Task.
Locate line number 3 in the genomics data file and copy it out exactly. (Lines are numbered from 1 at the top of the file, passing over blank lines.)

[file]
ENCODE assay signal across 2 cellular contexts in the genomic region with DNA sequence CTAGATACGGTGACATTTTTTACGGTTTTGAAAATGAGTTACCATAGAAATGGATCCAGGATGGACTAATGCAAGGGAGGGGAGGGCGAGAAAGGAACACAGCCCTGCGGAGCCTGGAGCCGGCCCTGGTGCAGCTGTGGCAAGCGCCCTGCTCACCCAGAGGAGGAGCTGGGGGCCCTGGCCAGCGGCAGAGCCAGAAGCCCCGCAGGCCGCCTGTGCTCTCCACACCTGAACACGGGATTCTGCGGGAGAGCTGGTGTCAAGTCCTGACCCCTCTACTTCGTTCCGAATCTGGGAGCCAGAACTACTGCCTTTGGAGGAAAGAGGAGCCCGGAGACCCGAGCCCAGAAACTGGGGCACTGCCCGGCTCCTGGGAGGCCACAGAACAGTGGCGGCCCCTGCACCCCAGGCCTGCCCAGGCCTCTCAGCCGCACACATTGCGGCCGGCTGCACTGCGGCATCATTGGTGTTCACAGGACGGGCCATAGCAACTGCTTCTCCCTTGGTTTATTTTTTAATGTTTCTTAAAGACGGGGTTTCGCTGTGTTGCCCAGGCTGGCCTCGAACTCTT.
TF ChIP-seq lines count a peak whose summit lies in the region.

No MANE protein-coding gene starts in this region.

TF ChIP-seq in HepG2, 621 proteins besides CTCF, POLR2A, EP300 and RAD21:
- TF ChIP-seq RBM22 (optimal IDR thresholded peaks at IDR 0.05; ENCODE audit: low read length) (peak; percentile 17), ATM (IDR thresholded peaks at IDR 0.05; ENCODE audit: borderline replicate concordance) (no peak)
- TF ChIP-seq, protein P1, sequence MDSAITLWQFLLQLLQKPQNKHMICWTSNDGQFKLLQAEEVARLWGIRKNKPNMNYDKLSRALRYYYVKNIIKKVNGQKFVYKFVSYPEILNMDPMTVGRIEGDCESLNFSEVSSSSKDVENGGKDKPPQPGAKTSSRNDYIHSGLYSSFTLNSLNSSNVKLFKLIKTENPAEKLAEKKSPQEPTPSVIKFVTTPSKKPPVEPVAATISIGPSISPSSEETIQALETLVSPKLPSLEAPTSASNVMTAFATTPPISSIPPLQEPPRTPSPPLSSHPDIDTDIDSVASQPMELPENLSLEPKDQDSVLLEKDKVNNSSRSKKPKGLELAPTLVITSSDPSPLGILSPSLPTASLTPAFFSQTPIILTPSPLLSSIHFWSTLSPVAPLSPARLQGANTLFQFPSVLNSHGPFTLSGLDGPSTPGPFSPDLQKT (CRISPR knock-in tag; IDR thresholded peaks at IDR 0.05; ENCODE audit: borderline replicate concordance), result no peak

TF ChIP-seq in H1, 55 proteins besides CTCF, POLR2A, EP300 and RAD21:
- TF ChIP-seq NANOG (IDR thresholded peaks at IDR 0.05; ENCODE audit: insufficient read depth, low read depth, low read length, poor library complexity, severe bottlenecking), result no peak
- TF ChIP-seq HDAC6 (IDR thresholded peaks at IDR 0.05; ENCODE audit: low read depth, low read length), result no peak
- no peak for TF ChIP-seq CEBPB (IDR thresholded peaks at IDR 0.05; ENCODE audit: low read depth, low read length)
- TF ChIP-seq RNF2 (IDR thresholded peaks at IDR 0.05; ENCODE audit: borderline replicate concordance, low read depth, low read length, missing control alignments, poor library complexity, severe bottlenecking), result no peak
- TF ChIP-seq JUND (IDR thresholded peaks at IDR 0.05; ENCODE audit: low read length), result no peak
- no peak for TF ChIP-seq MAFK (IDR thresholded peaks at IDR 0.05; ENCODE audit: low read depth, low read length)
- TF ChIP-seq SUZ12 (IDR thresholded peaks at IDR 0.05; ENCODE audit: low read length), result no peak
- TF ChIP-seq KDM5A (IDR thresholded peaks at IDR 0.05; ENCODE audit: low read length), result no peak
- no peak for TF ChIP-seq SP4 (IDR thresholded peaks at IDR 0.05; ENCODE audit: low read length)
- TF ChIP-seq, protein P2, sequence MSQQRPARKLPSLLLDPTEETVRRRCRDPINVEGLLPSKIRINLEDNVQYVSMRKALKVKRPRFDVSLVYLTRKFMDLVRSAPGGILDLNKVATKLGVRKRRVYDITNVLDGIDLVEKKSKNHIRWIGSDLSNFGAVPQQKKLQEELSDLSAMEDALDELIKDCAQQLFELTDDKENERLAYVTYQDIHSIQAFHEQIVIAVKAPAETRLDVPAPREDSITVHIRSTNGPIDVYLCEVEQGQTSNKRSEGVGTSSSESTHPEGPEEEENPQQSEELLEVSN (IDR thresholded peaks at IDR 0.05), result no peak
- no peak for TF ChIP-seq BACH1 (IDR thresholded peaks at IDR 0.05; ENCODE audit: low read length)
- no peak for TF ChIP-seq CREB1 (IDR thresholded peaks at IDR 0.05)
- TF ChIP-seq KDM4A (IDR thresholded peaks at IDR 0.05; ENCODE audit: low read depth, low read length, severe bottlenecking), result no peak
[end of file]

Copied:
No MANE protein-coding gene starts in this region.